Alex Angelopoulos (aka at mvps dot org)
I don't compare five different languages based on how long it takes to perform an arbitrary operation.
This approach has merit: it is doable, and it has meaning for certain types of tasks. In the world of admin scripting, however, it has two problems. First, it overlooks the key point that most admin scripters are in some sense committed already to a programming paradigm and thus comparing languages does little for them. Second, it neglects the key fact that performance issues quite often center around scaling - in other words, if I do X to one machine, does it take 10 times as long with 10 machines? Only twice as long? Or 100 times as long?
There are several metrics which might be of value for attempting to assess script performance or "goodness" for achieving a goal. In a broad sense, the metrics might include the following.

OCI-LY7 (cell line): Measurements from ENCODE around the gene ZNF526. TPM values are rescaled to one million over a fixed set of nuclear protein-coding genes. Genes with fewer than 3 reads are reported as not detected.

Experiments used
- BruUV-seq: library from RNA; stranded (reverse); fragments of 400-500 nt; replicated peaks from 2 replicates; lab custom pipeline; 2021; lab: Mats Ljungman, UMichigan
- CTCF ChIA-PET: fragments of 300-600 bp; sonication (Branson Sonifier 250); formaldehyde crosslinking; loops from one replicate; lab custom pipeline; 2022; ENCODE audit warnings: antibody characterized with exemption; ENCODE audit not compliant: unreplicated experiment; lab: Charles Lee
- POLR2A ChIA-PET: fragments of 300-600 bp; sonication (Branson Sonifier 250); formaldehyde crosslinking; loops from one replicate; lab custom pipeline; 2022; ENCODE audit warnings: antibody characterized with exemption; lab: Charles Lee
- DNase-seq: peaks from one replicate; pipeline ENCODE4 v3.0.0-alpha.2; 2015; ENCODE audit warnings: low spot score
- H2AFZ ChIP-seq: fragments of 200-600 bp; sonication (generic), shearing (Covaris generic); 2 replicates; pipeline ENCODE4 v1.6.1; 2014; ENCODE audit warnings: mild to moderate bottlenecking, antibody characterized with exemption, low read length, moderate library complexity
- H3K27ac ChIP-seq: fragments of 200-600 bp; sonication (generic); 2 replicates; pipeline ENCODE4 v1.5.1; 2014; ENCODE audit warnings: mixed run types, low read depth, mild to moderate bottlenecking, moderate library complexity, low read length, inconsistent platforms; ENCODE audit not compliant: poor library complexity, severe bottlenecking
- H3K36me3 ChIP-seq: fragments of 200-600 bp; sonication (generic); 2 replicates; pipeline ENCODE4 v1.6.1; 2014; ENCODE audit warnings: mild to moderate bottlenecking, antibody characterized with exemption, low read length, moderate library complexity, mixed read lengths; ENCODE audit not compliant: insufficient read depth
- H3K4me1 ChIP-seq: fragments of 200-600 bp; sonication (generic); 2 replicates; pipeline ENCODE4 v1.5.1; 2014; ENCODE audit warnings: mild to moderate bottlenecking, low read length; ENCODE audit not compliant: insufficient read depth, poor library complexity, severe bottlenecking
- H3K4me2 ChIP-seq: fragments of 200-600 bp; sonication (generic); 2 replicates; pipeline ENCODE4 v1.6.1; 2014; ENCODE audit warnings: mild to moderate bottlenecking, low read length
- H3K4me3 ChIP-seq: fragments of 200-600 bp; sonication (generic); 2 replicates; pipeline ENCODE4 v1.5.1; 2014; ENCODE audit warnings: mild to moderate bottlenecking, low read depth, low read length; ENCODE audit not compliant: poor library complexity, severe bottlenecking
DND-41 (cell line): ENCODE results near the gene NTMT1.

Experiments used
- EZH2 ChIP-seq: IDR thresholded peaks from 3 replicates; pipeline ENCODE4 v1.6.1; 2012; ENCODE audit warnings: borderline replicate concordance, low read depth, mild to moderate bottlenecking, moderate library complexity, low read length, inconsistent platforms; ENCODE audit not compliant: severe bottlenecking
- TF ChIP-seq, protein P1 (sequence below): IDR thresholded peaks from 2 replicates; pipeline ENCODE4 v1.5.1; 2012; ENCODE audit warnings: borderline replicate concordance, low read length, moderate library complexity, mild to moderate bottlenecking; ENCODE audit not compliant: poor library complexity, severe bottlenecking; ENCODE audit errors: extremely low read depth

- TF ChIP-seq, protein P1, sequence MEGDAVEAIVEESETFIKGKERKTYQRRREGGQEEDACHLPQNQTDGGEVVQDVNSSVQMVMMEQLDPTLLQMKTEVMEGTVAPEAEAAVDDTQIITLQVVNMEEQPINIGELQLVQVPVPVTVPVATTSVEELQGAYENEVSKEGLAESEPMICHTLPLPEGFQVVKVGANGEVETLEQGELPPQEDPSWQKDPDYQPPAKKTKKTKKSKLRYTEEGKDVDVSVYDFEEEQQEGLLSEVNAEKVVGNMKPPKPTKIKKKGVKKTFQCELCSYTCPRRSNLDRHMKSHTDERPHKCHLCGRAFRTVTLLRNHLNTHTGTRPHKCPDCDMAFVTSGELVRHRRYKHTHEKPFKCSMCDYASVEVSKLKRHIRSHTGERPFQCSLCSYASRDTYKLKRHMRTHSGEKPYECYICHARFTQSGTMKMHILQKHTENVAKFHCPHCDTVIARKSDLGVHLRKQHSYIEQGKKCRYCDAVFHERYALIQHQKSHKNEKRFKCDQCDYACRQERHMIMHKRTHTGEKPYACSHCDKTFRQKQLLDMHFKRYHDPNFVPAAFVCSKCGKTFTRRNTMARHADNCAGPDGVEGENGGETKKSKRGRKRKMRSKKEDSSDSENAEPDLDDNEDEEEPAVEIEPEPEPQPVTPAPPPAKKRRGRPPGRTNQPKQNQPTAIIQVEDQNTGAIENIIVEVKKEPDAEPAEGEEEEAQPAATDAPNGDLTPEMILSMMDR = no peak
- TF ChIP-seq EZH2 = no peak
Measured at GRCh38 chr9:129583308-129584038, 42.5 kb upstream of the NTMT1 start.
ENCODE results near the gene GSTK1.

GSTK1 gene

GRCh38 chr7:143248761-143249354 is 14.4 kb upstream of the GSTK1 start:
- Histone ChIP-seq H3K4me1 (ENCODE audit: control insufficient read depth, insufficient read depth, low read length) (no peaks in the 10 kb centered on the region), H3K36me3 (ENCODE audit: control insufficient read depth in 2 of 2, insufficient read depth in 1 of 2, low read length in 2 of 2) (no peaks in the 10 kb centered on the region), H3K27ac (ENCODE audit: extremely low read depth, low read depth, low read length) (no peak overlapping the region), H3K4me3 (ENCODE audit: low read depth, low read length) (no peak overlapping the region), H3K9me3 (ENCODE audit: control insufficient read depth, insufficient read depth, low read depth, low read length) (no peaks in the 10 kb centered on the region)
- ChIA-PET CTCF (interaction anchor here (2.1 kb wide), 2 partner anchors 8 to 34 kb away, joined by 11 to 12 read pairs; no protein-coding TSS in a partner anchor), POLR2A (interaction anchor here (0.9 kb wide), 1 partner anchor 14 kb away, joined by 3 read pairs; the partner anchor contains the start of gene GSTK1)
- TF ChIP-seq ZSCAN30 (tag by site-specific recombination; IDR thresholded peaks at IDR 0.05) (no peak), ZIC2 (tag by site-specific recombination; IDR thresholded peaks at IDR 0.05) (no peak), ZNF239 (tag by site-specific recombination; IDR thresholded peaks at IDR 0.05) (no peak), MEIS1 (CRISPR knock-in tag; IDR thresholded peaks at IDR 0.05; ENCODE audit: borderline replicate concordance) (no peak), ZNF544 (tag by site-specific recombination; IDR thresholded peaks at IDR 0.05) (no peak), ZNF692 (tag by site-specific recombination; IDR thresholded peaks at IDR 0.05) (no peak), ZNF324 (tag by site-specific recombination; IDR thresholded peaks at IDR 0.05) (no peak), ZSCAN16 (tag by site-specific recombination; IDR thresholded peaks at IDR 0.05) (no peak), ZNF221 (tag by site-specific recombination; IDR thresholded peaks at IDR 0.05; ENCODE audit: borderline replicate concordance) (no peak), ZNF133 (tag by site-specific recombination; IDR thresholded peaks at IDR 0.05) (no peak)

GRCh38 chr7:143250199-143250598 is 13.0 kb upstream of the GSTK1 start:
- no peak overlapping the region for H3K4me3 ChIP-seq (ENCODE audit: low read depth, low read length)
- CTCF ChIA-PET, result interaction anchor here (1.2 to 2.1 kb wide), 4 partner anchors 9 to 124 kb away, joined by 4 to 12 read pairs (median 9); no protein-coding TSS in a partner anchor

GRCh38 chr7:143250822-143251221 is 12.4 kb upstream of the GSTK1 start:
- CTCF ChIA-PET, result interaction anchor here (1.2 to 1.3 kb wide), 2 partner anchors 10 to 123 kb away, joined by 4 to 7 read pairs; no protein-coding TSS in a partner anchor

How long does it take a script to execute, start to finish? Does this vary dependent on task or CPU load?
What kind of CPU usage happens?
How much memory is consumed?
Programmer/Administrator time to create a script is one of the most important costs to consider. How long does it take to write the code for a certain task?
Modified from a Pascal implementation, this is an interesting script for demonstrating how Moore's Law makes script performance acceptable for many applications which might have been considered hardcore computing in the recent past. Running on a P3-600, I had execution times which were roughly 35% of the "original" implementation of this code on a P-133 in Pascal in 1997. Obviously this is slower in terms of execution-time/per-CPU-speed
Retrieving a Class Property Value